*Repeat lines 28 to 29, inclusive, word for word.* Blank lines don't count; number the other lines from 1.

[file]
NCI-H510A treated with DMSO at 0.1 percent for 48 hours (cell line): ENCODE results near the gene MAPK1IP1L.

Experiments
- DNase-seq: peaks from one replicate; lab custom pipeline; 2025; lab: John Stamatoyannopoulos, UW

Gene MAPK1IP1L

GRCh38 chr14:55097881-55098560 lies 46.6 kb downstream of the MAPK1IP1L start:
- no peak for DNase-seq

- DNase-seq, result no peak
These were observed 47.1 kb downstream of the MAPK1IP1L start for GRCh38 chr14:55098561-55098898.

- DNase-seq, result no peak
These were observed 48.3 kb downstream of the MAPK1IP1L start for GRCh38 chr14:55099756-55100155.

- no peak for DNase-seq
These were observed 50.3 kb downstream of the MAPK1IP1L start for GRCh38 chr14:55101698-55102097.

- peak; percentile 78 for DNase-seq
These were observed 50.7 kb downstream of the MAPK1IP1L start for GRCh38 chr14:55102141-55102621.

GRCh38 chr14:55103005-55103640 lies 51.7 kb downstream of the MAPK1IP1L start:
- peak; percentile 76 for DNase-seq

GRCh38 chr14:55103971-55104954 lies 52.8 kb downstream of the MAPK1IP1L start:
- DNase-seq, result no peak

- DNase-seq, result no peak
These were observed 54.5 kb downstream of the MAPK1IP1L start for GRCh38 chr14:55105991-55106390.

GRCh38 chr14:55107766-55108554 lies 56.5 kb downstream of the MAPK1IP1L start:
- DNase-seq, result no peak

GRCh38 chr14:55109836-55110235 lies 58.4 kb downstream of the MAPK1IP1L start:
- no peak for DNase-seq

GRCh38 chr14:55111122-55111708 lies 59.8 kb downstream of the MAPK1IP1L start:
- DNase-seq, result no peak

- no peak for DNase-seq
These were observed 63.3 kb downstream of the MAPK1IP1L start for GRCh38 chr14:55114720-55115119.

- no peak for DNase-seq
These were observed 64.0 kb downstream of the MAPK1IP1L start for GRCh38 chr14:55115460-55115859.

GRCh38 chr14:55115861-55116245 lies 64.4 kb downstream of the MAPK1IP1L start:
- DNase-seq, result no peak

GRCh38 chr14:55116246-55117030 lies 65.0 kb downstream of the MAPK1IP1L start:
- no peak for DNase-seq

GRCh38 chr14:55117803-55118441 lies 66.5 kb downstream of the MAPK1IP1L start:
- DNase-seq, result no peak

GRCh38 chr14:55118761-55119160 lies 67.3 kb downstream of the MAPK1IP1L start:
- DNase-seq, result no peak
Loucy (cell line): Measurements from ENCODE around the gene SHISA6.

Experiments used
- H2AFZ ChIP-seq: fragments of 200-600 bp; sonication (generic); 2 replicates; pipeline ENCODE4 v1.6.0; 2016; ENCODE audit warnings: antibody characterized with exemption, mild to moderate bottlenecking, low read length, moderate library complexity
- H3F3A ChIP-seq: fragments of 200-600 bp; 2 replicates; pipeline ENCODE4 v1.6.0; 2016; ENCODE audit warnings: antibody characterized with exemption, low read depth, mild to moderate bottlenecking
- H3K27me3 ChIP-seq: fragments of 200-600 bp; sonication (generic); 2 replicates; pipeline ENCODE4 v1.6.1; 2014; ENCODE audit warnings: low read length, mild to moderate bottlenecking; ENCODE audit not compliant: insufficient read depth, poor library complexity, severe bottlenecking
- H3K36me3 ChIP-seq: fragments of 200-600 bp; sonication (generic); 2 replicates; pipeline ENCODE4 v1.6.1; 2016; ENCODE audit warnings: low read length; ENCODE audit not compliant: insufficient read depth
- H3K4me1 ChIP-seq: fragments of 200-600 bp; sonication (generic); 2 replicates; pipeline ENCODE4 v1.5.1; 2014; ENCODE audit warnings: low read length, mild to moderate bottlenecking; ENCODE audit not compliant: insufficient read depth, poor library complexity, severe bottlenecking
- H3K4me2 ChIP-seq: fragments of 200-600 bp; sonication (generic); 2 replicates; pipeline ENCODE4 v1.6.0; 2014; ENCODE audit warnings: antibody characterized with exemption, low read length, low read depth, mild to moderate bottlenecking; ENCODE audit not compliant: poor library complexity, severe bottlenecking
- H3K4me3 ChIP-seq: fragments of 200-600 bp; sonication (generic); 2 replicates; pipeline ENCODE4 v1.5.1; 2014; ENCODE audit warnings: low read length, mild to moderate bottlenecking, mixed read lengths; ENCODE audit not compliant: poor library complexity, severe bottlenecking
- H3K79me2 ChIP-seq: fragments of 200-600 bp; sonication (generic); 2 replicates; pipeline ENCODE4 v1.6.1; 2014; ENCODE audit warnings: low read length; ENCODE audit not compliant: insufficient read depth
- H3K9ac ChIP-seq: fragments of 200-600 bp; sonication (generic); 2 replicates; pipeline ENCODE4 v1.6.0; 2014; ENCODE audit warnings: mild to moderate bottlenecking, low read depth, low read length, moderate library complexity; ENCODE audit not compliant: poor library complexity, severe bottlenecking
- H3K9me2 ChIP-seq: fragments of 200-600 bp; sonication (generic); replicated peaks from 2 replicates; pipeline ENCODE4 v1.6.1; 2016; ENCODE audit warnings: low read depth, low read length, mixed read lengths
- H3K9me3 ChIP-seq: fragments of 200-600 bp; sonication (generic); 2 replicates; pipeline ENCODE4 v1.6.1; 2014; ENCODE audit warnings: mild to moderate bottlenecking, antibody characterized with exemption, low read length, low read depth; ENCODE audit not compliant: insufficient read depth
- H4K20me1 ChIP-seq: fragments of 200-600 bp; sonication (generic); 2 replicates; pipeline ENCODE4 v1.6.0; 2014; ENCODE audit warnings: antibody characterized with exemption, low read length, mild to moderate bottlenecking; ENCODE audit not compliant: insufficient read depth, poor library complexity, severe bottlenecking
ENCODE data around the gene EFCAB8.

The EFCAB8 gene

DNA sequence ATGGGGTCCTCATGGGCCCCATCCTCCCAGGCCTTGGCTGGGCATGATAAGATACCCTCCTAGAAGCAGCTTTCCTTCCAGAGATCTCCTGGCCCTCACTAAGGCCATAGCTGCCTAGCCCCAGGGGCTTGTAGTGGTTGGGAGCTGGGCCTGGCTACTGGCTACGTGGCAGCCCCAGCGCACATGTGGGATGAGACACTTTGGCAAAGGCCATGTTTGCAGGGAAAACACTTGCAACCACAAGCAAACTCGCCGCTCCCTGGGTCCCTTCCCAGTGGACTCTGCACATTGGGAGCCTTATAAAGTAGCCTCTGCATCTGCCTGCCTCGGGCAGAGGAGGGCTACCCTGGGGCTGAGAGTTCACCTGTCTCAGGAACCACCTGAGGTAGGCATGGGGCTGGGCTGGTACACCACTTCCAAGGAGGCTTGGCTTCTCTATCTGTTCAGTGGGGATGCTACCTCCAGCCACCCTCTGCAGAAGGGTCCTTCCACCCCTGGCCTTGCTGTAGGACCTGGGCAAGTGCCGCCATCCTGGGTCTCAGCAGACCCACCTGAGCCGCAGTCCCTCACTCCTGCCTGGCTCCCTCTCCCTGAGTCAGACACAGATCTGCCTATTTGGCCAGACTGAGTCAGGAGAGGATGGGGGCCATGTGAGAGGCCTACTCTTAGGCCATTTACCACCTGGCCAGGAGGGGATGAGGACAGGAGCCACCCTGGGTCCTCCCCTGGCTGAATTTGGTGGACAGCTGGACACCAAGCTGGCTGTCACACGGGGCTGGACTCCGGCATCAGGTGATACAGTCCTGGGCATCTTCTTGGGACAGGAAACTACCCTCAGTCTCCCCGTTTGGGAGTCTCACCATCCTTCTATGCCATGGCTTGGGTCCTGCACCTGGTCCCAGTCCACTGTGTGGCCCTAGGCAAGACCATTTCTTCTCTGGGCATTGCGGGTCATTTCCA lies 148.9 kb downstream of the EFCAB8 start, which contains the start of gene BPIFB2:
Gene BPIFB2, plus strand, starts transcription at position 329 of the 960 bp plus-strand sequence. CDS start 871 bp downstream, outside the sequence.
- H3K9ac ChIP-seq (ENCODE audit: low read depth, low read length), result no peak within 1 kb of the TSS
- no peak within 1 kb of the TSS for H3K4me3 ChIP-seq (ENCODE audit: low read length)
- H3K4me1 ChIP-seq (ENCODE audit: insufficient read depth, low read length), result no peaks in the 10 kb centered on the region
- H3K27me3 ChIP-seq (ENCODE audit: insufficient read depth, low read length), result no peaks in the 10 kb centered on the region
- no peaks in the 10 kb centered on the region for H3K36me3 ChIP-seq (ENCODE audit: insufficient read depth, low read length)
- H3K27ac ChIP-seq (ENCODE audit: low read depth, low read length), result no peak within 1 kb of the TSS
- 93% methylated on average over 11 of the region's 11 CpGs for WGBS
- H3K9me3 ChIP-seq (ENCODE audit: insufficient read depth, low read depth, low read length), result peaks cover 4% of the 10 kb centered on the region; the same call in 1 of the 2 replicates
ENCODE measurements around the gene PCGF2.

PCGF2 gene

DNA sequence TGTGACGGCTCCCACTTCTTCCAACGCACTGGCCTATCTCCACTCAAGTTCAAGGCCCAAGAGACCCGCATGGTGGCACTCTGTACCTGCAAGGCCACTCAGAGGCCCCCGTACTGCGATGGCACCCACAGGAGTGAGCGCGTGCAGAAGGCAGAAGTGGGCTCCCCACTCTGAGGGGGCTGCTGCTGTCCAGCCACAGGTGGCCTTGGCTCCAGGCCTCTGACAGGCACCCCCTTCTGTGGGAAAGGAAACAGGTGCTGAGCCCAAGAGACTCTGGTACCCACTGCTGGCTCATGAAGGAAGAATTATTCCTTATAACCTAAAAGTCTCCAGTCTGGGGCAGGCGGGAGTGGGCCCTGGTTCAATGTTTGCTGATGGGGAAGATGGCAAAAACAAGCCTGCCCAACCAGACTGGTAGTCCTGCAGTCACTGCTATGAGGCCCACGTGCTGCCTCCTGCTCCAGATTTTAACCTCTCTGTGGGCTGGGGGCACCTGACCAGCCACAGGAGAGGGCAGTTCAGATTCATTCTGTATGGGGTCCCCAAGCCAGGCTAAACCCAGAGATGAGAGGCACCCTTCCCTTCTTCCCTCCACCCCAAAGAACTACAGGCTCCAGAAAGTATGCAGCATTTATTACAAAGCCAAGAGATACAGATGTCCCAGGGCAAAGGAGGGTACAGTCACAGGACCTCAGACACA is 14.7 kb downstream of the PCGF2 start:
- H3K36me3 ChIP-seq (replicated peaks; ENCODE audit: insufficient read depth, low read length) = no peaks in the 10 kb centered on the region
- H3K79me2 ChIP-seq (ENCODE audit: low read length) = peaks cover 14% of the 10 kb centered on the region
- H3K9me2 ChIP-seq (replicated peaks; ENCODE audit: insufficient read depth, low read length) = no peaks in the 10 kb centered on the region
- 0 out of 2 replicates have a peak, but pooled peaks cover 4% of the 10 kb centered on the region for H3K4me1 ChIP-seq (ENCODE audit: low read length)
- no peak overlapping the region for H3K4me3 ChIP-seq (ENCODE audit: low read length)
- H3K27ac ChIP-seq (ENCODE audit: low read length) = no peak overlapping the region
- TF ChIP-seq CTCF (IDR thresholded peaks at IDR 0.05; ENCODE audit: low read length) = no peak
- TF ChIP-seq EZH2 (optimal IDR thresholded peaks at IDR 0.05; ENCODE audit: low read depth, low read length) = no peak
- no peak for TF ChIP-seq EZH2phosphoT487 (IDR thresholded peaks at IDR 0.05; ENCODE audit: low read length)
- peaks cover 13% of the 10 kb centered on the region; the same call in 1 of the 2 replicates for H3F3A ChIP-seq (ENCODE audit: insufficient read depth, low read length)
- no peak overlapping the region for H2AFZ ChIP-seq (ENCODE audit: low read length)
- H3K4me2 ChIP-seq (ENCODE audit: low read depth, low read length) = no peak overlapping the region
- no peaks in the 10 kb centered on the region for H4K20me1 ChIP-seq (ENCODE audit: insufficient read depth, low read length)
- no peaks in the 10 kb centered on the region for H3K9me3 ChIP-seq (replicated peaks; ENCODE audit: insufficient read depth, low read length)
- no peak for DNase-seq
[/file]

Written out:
These were observed 63.3 kb downstream of the MAPK1IP1L start for GRCh38 chr14:55114720-55115119.

- no peak for DNase-seq